--It climbed to 90° today. A part of me really relishes these temperatures. I like to walk or sit under the sun and be engulfed in warmth. I used to love sitting in the sun eating lunch behind the Census building back in the day, especially since it was so dang cold in the building.
--I found out that the theme song from the British comedy "Father Ted", which rocks, is the instrumental version of "Songs of Love" by The Divine Comedy. Excellent tune, by the way.
--I just got CGW today. Among other surprise previews, it has pictures and a description of Half-Life 2. And it does look amazing. Not quite Doom 3 amazing, but really really nice. These graphics would push Xbox to the limit, although the shots were obviously running on a super top-end PC (although there's a noticeable lack of anti-aliasing, in contrast to the shots of Vice City elsewhere in the magazine). The story, effects, environments, weapons, and gameplay sound delicious. This and Freedom Force 2 are my top two PC games to read about from E3.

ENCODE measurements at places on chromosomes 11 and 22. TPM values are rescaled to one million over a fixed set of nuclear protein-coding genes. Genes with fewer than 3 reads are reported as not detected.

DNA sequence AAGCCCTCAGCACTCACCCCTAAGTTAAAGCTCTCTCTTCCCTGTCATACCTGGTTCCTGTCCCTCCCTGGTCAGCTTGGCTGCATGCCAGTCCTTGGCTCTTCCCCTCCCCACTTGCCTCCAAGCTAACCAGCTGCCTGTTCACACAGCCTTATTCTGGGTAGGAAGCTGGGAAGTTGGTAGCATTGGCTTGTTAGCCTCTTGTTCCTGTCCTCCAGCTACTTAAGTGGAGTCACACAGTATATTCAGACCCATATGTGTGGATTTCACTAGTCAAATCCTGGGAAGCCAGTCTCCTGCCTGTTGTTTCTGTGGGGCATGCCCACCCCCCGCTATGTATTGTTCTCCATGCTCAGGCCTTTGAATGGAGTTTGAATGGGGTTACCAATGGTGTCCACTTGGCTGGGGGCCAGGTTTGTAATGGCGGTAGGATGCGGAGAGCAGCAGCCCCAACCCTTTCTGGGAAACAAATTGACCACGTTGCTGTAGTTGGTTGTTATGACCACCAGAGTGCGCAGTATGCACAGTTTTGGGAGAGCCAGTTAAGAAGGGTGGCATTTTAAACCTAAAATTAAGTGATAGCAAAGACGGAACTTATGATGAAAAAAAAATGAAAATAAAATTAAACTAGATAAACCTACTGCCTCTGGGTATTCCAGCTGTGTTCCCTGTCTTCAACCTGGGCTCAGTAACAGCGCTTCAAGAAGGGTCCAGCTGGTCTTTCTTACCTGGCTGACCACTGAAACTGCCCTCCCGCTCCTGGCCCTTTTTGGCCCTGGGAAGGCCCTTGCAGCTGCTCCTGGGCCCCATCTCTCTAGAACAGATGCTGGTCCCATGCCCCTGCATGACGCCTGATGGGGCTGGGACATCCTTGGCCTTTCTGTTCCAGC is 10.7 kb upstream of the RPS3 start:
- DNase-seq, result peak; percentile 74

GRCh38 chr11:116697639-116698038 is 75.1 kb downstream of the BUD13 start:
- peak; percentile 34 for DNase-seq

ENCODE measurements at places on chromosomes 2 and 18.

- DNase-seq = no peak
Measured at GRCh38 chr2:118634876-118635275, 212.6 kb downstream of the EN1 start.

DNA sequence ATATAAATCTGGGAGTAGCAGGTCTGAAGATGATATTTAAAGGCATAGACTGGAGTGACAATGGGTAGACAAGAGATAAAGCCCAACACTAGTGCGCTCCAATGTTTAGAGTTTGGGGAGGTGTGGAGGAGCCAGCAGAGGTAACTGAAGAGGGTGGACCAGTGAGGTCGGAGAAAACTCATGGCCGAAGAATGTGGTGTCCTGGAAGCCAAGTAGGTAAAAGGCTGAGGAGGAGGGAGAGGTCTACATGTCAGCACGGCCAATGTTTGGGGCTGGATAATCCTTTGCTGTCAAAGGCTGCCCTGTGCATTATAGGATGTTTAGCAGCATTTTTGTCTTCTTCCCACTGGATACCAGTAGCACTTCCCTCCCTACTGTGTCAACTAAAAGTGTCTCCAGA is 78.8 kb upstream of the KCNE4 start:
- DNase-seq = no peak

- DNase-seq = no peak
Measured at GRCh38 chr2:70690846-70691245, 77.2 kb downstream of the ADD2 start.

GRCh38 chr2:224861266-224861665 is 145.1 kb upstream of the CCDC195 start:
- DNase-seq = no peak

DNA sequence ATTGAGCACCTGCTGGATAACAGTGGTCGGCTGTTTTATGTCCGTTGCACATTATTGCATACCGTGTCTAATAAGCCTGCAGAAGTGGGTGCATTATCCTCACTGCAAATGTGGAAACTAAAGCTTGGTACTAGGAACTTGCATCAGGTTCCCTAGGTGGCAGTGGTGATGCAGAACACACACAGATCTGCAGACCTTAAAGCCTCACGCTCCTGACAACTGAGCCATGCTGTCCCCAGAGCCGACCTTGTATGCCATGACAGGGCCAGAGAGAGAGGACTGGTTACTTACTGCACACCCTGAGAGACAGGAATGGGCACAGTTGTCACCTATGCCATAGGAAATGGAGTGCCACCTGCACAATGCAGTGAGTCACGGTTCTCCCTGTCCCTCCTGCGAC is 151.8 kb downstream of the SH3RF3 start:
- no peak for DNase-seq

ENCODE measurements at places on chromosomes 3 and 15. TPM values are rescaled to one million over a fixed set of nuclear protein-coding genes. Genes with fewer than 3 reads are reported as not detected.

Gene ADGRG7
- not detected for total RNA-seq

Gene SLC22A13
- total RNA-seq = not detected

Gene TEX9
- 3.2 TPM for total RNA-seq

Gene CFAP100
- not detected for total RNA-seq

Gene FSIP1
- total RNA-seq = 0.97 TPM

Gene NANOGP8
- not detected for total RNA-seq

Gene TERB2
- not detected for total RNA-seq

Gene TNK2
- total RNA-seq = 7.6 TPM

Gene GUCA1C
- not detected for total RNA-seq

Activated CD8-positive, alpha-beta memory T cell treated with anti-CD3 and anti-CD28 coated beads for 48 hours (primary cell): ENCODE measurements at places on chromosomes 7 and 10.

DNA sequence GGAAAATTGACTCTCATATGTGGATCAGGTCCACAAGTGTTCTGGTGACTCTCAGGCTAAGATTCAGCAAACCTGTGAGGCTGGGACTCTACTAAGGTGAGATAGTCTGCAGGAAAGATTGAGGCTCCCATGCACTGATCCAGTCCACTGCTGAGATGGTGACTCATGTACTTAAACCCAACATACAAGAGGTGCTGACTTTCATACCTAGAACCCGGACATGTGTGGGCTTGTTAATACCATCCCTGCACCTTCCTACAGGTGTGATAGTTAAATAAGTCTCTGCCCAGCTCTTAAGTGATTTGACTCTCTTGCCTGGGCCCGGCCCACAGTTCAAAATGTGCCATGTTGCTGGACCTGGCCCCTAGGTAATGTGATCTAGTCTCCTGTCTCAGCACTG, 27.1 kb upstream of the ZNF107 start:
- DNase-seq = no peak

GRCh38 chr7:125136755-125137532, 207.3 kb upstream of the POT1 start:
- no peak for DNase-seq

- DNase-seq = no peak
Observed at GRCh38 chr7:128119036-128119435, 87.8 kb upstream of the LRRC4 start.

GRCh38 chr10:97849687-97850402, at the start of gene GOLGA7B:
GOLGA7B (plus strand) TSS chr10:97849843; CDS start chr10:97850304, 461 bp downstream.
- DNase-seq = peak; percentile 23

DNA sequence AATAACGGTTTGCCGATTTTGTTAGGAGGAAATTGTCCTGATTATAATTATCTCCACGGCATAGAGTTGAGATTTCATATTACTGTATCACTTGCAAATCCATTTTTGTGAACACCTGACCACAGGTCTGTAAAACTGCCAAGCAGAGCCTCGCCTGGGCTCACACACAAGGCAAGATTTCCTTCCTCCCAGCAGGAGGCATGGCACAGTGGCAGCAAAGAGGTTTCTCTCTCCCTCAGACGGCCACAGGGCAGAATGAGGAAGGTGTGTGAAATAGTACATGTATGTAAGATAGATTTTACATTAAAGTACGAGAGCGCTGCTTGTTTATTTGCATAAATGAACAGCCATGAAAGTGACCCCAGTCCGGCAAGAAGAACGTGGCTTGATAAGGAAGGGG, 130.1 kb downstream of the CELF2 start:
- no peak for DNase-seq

--Frost-free refrigerator/freezer wanted! Bejeezus, I have to defrost the accursed fridge every three months! It's not a fun activity, and there's really no graceful way to accomplish it. You have fifty pounds of frozen water in and around your freezer cubby that you must convert into liquid or pry off and remove, without causing a huge mess. And you have a time limit--the spoilage point of all the frozen and refrigerated food you had to remove to warm up the fridge sufficiently.
--They're working on passing another $1/pack cigarette tax in the state of Texas. I'd be all for it, since it's kind of a "tax on the stupid" (like the Lottery), but with a whole dollar at one time, they might run the risk of some people actually quitting, which could at some point actually reduce revenues. Some people like to crow about how it's a "tax on the poor", but I've truly never understood the connection between having little discretionary income and feeling compelled to blow $2000+/year on a cancer-causing habit. It's a choice, if ya don't like the expense, make a different choice (I did). You could take that $2000 and put it into a simple IRA--you'd receive a taxable income deduction of $2000 free from the itemization requirement, PLUS a tax credit of $1000, plus you'd be growing your money and saving for your later years, which you might actually be able to live to and enjoy because you gave up your habit. Seems like a slam dunk to me.